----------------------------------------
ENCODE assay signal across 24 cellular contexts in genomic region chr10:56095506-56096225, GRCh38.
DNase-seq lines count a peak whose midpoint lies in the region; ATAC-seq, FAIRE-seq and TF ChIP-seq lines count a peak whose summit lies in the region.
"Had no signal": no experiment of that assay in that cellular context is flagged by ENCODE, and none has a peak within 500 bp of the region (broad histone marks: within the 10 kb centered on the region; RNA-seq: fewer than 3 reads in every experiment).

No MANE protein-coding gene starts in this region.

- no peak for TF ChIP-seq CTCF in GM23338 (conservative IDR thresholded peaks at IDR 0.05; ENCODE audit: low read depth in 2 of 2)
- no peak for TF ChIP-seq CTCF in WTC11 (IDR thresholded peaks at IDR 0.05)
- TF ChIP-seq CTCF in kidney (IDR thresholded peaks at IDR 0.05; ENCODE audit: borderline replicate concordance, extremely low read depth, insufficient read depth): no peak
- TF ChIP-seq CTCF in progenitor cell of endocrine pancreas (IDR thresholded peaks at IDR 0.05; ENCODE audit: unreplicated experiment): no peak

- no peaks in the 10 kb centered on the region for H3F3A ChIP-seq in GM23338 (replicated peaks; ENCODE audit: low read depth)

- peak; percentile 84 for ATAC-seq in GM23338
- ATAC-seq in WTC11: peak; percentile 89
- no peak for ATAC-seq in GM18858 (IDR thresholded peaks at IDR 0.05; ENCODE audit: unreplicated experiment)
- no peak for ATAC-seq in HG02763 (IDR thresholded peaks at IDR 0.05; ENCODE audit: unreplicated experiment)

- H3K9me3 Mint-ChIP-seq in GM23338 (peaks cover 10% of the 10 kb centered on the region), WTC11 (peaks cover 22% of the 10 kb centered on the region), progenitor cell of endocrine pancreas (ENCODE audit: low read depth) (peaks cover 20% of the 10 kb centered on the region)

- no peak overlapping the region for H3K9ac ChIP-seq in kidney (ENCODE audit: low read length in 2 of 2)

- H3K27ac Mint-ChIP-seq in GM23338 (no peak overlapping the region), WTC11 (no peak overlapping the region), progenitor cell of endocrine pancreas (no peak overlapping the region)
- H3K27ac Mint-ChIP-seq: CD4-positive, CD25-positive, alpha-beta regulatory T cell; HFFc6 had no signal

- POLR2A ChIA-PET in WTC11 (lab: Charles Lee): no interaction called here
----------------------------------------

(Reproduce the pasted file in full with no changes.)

ENCODE assay signal across 24 cellular contexts in genomic region chr10:56095506-56096225, GRCh38.
DNase-seq lines count a peak whose midpoint lies in the region; ATAC-seq, FAIRE-seq and TF ChIP-seq lines count a peak whose summit lies in the region.
"Had no signal": no experiment of that assay in that cellular context is flagged by ENCODE, and none has a peak within 500 bp of the region (broad histone marks: within the 10 kb centered on the region; RNA-seq: fewer than 3 reads in every experiment).

No MANE protein-coding gene starts in this region.

- no peak for TF ChIP-seq CTCF in GM23338 (conservative IDR thresholded peaks at IDR 0.05; ENCODE audit: low read depth in 2 of 2)
- no peak for TF ChIP-seq CTCF in WTC11 (IDR thresholded peaks at IDR 0.05)
- TF ChIP-seq CTCF in kidney (IDR thresholded peaks at IDR 0.05; ENCODE audit: borderline replicate concordance, extremely low read depth, insufficient read depth): no peak
- TF ChIP-seq CTCF in progenitor cell of endocrine pancreas (IDR thresholded peaks at IDR 0.05; ENCODE audit: unreplicated experiment): no peak

- no peaks in the 10 kb centered on the region for H3F3A ChIP-seq in GM23338 (replicated peaks; ENCODE audit: low read depth)

- peak; percentile 84 for ATAC-seq in GM23338
- ATAC-seq in WTC11: peak; percentile 89
- no peak for ATAC-seq in GM18858 (IDR thresholded peaks at IDR 0.05; ENCODE audit: unreplicated experiment)
- no peak for ATAC-seq in HG02763 (IDR thresholded peaks at IDR 0.05; ENCODE audit: unreplicated experiment)

- H3K9me3 Mint-ChIP-seq in GM23338 (peaks cover 10% of the 10 kb centered on the region), WTC11 (peaks cover 22% of the 10 kb centered on the region), progenitor cell of endocrine pancreas (ENCODE audit: low read depth) (peaks cover 20% of the 10 kb centered on the region)

- no peak overlapping the region for H3K9ac ChIP-seq in kidney (ENCODE audit: low read length in 2 of 2)

- H3K27ac Mint-ChIP-seq in GM23338 (no peak overlapping the region), WTC11 (no peak overlapping the region), progenitor cell of endocrine pancreas (no peak overlapping the region)
- H3K27ac Mint-ChIP-seq: CD4-positive, CD25-positive, alpha-beta regulatory T cell; HFFc6 had no signal

- POLR2A ChIA-PET in WTC11 (lab: Charles Lee): no interaction called here